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UNIVERSITY PARK, Pa. — Cannabis, regardless of what product it’s in, may be harmful to use — depending on where it’s coming from. Researchers at Penn State say cannabis’ ability to absorb metals from soil make it possible for these relatively safe products to expose users to toxic chemicals.

Study authors note that the ability to absorb heavy metals from soil make cannabis plants a useful crop in areas with contaminated grounds. However, these toxins may still be present when cannabis farmers turn the plants into products for consumption.

“Heavy metals, such as lead, mercury, cadmium and chromium, are known to be carcinogenic,” says Louis Bengyella, assistant research professor of plant science from Penn State, in a university release. “The heavy-metal content of cannabis is not regulated; therefore, consumers could unknowingly be exposed to these toxic metals. This is bad news for anyone who uses cannabis but is particularly problematic for cancer patients who use medical marijuana to treat the nausea and pain associated with their treatments.”

The research team wrote a new meta-analysis on past studies looking into heavy-metal contamination in cannabis.

Their results show some marijuana strains are more effective in absorbing metals and other pollutants from soil, water, or air. The downside of this is cannabis farmers breeding these strains are unknowingly putting their customers at high risk for poisoning.

Unique characteristics seen in these marijuana strains include long stem length, fast growth, high root and leaf surface area, high photosynthetic activity, and little dependence on nutrients for survival. Heavy metals such as lead, cadmium, and chromium are able to move from the soil through the stalk and spread into the leaves and flowers of the plant. The heavy metals can then leave the plant through hairlike structures on flowers called trichomes.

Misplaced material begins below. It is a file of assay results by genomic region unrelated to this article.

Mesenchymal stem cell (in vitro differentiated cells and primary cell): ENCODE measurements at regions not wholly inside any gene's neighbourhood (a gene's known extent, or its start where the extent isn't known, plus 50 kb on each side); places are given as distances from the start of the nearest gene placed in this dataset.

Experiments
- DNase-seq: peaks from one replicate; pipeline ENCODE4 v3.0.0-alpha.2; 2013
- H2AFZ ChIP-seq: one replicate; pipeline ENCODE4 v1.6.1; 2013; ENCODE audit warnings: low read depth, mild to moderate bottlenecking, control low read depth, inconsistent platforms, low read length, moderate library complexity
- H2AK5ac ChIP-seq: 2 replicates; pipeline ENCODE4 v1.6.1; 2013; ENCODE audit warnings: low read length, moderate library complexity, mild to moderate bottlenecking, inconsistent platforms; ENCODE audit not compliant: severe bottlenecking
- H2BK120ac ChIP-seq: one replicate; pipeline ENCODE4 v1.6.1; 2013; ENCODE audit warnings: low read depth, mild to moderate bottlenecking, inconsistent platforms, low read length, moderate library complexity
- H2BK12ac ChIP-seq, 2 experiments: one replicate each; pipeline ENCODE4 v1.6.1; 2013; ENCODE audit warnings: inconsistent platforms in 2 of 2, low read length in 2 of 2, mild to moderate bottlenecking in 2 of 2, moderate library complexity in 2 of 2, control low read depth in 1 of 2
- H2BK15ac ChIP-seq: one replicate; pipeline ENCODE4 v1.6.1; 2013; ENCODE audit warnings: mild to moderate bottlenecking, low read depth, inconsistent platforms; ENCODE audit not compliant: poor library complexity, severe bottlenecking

Trichromes are important for storing CBD oil and have the tetrahydrocannabinol (THC) needed for marijuana products.

cannabis metals
(CREDIT: Penn State)

Researchers explain that heavy metals within cannabis have a link to multiple health problems because they rarely metabolize and can build up in specific areas of the human body. The reactive oxygen species and free radicals produced by heavy metals can damage your enzymes, proteins, lipid, and nucleic acids. They can also increase the risk of cancer and neurological problems.

Cannabis consumed in combustive form represents the greatest danger to human health, as analysis of heavy metals in the smoke of cannabis revealed the presence of selenium, mercury, cadmium, lead, chromium, nickel and arsenic,” Dr. Bengyella adds. “It is disturbing to realize that the cannabis products being used by consumers, especially cancer patients, may be causing unnecessary harm to their bodies.”

To reduce the risk of heavy metals in cannabis plants, the researchers suggest avoiding the cultivation of cannabis plants near industrial areas. Farmers should also conduct air quality tests on the site before production and use a soil pH test to check for contaminated soil.

The study is published in the journal Toxin Reviews.

About Jocelyn Solis-Moreira

Jocelyn is a New York-based science journalist whose work has appeared in Discover Magazine, Health, and Live Science, among other publications. She holds a Master's of Science in Psychology with a concentration in behavioral neuroscience and a Bachelor's of Science in integrative neuroscience from Binghamton University. Jocelyn has reported on several medical and science topics ranging from coronavirus news to the latest findings in women's health.

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